We have built a floating deck attached to the rear of a brick house with a below-grade basement. Now, we have some rear basement well windows that the deck framing is built around. In order to still have some natural daylight come through the windows, we are looking to place some glass panels on the floor of the deck, above the well windows.


  1. Is this stable? A glass calculator based on my dimensions of 38 inches X 20 inches X 1/2 inch thick states that the load can be > 600 lbs assuming supports are 3 ft. apart.
  2. On 3 sides (of the deck), we have built a wood bracket intended to support the tempered glass panel that is about an inch thick - in addition to this, we are planning to add a 4th edge bolted to the brick side, on the house building. Is this 4th edge necessary or can 3 edges be good enough to support this? Assuming that a person of reasonable weight (<250 lb) will be able to stand on it.
  3. If so, for the 4th edge, is there some kind of metal L-shaped bracket that can be bolted to the house building? I'm thinking of a bracket shaped like those used to support manhole covers, but my search for it hasn't yielded any results.

Here's a picture: https://www.pinterest.com/pin/386535580517360824/

  • 1
    Some pictures would really help with this.
    – JACK
    Aug 9, 2019 at 19:57
  • Finally, someone who considers my weight normal...
    – Solar Mike
    Aug 9, 2019 at 20:01
  • So did you re-run the calculation as your supports are more than 3ft apart? Or are you assuming a safety margin somewhere?
    – Solar Mike
    Aug 9, 2019 at 20:06
  • With a 38 inch wide panel, and each support being an inch thick, they would be 3ft apart, wouldn't they?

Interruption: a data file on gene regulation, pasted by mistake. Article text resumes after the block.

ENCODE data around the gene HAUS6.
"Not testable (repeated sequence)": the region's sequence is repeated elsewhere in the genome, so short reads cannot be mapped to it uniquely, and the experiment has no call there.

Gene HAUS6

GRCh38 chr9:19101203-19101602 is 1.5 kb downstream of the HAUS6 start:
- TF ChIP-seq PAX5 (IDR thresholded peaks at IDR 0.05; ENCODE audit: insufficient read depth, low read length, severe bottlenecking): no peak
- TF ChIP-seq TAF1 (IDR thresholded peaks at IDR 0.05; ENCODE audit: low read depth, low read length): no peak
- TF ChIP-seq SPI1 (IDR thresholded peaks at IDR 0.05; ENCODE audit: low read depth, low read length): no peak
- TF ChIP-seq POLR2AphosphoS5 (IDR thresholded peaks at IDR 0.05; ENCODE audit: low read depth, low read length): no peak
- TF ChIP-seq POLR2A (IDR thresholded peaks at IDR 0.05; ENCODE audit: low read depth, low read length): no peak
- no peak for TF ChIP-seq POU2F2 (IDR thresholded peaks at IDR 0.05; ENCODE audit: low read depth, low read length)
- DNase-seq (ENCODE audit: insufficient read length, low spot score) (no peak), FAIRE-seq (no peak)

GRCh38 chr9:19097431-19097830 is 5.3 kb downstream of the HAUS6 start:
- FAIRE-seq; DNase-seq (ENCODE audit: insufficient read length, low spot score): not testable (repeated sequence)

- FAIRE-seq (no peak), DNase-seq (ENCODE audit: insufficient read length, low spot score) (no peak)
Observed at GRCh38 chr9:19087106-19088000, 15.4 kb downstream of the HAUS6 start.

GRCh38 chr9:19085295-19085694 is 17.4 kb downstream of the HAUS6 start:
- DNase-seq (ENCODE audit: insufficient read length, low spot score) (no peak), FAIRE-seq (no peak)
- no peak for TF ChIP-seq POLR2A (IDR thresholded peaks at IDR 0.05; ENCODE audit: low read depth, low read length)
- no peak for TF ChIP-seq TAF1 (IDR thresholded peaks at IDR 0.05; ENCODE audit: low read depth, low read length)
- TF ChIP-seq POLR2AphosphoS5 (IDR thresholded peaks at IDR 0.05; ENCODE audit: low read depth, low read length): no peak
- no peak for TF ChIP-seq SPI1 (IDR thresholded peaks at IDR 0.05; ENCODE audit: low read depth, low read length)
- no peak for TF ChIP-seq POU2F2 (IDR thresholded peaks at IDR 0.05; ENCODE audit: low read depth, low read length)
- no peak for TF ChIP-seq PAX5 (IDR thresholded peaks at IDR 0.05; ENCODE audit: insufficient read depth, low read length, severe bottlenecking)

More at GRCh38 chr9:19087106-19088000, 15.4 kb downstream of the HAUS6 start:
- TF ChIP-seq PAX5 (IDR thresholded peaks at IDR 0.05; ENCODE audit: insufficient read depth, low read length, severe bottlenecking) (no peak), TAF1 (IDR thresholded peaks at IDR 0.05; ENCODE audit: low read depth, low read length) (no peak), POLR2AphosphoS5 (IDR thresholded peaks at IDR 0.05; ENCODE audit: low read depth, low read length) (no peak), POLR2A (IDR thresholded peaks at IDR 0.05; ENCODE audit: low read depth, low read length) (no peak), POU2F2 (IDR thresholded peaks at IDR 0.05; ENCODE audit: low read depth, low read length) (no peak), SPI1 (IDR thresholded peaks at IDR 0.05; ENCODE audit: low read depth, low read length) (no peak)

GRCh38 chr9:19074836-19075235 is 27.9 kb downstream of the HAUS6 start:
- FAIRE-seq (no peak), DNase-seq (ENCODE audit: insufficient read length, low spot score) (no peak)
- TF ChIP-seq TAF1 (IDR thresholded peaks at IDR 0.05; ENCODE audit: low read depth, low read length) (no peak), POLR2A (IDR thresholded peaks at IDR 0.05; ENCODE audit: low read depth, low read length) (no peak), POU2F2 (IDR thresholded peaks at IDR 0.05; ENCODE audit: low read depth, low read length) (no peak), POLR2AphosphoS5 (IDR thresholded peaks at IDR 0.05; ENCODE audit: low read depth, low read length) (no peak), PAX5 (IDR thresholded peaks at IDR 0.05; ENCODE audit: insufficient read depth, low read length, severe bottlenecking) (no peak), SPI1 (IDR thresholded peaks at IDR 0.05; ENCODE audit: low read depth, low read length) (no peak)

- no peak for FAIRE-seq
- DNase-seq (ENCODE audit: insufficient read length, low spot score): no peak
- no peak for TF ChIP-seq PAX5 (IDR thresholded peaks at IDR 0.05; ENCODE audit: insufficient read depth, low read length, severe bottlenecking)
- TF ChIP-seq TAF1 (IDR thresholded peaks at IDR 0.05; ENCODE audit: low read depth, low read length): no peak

– rs79
    Aug 9, 2019 at 20:16
  • "floating deck attached to the rear of a brick house" Which is it, floating or attached? They are quite different in certain very key, fundamental ways. If it is designed as floating then you must NOT attach it to a building. And if it is designed as attached and turns out to be "floating" then there is something seriously wrong with the design or implementation. The answers to the glass support question will vary depending on whether the deck is floating or attached. Aug 9, 2019 at 20:26

1 Answer 1


You can get angle iron at your local home improvement store. You would probably want to get some strip foam for padding. This can be as simple as strip closed cell foam for weather stripping around door frames, or it can be more of a rubberized material for better wear and less likely to compress. This can also be weather stripping for doors.

I'd go with at least 1" steel angle, which will deflect much less than 1/2". If you really want support, go for 1-1/2" steel angle or 1" steel square tube. The larger angle might not be as readily available, but the square tube can probably still be sourced at home improvement stores. I know Lowe's, Menards, Ace Hardware, and Home Depot generally carry the 1" angle and the 1" square tube.

It's mild steel, so paint it or it's likely to rust. Even though it's "mild" steel, it should still provide plenty of support for the glass. Seeing as the glass shouldn't deflect at less than 600 lbs. anyway, this is more for looks and your own piece of mind, rather than structure.

Also, I'd support it from the deck, not the house. Even though the deck is attached, there can still be some movement between the two. You don't want the glass panel to become a tripping hazard when/if the deck sinks even 1/4". I'd also use lag bolts. In my experience nails have a tendency to work their way out. Deck screws might be enough, but they also might not be. With lag bolts, one on each end should be more than enough and aren't likely to ever come out.

  • Why not get the support in stainless - reduces any maintenance issues especially for surfaces that can't be reached once installed.
    – Solar Mike
    Aug 10, 2019 at 6:51
  • @SolarMike, absolutely stainless would work. I didn't even think about that, mostly because I didn't realize stainless came in angle or square tube. Aug 12, 2019 at 15:44

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